Semiconductor giant SMIC rewards senior Taiwanese executive with hefty compensation as China builds up chip sector’s hi-tech talent pool
- SMIC co-chief executive Liang Mong-song’s annual salary reached US$1.53 million in 2020, up 450 per cent from a year earlier
- He also received a flat worth US$3.4 million and 259,800 shares in the Shanghai-based contract chip maker
Liang’s total salary last year reached US$1.53 million, the highest received by an executive at Shanghai-based SMIC, up 450 per cent from his US$341,000 pay in 2019. Along with the flat, Liang also received 259,800 shares in the company. SMIC’s share price traded at HK$27 in Hong Kong and 58 yuan in Shanghai as of Wednesday.
Chiang’s annual compensation at SMIC is US$670,000, according to a corporate filing last year, which would be about one-fifth of what he earned before retiring from TSMC in 2006.
Liang was overlooked for the top R&D job at TSMC when Chiang left, according to Taiwan media reports at the time. Liang joined SMIC in 2017 as co-chief executive, with an annual cash compensation of US$200,000, which marked another high-profile move by China to recruit semiconductor talent from Taiwan.
SMIC said Liang was given the flat in November last year, before his attempted resignation.
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In his leaked resignation letter in December, Liang revealed that he leads a team of 2,000 engineers who are tasked to complete the development of process nodes from 28-nanometre to 7-nm – a mission that could take other companies more than 10 years to complete. Liang also wrote that he is working at SMIC “not for a high position or fat salary”, but for the company’s progress.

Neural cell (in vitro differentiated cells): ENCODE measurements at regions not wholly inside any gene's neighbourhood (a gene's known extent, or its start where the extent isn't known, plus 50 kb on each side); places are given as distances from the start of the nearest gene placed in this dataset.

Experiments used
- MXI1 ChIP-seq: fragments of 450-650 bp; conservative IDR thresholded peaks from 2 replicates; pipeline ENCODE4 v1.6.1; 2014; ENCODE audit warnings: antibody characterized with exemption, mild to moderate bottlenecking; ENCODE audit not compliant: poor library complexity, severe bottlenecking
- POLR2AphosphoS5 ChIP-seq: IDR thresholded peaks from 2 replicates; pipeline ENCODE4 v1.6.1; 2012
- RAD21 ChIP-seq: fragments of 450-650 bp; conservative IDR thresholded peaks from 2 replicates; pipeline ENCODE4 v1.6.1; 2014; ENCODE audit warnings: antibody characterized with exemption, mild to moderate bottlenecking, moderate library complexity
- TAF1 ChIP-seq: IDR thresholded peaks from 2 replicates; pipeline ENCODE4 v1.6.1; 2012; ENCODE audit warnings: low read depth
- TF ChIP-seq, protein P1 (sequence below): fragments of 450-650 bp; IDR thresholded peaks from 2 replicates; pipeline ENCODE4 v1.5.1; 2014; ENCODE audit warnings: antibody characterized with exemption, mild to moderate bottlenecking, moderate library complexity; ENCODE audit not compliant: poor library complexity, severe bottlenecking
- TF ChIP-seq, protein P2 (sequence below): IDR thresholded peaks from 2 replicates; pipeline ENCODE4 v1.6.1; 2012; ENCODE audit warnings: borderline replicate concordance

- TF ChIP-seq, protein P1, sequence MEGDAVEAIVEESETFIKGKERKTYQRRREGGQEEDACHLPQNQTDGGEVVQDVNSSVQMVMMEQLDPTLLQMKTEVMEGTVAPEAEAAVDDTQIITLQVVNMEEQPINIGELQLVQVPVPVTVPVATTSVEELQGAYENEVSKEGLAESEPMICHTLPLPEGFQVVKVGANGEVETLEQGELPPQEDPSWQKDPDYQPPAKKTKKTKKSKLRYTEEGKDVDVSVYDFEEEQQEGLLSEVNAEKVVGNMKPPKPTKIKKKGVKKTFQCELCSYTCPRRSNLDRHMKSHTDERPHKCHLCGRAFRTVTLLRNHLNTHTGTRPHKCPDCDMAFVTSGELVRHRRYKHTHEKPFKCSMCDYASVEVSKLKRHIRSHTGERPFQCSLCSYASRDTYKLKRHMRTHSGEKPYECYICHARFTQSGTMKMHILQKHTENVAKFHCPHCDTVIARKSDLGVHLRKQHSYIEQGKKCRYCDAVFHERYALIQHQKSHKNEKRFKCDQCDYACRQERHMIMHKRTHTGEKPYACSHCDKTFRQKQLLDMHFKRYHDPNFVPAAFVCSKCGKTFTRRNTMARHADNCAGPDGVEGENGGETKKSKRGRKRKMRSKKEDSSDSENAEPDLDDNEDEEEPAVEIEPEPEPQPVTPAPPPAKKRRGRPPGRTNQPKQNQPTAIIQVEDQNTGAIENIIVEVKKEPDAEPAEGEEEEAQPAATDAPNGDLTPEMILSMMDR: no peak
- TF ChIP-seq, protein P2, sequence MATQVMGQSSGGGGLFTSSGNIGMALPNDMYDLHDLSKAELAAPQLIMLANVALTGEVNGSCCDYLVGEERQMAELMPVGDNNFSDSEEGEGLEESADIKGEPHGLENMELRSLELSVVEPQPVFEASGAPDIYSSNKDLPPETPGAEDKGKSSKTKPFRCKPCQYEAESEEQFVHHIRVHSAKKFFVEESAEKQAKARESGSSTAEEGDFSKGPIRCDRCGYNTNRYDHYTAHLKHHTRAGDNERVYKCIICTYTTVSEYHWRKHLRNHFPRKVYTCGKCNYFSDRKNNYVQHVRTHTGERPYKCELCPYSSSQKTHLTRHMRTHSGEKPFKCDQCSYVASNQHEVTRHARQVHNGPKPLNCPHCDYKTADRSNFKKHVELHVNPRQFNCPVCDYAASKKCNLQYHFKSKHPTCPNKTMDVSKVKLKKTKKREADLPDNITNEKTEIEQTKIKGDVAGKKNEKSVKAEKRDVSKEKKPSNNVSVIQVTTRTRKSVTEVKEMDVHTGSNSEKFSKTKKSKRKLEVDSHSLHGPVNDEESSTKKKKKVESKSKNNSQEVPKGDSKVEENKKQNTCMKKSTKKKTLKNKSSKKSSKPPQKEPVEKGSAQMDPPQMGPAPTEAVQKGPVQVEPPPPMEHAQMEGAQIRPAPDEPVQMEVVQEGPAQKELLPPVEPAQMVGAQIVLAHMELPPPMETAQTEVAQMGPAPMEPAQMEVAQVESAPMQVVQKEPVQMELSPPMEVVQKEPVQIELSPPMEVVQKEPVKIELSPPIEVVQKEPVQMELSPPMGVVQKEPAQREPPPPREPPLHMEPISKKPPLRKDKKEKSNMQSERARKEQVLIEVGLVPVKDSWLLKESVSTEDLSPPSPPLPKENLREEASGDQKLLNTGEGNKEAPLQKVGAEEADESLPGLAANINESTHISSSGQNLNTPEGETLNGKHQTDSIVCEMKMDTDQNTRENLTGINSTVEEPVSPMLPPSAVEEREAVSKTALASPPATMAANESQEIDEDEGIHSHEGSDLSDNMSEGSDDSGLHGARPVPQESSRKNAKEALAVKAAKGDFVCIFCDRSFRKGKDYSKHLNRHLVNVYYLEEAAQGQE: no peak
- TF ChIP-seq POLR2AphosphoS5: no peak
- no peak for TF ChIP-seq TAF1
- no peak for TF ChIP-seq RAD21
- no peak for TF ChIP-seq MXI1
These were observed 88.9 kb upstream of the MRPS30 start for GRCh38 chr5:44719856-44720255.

In 2015, TSMC – the world’s largest semiconductor foundry – won its lawsuit against Liang for leaking trade secrets to Samsung, where he was temporarily barred from working.
Taiwan, the self-ruled island that Beijing views as a renegade province, continues to be a major source of semiconductor talent for mainland Chinese chip firms. But initiatives by SMIC and other mainland Chinese semiconductor companies to continue recruiting talent from Taiwan could face increased resistance.
Taiwanese authorities last month raided the offices of two companies for poaching local talent for a mainland Chinese chip company, accusing the headhunters of undermining the island’s semiconductor industry. Cross-strait relations have worsened recently, both in the political and economic arenas, and the latest move by Taipei could be seen as a warning shot to Beijing’s semiconductor-related recruitment efforts.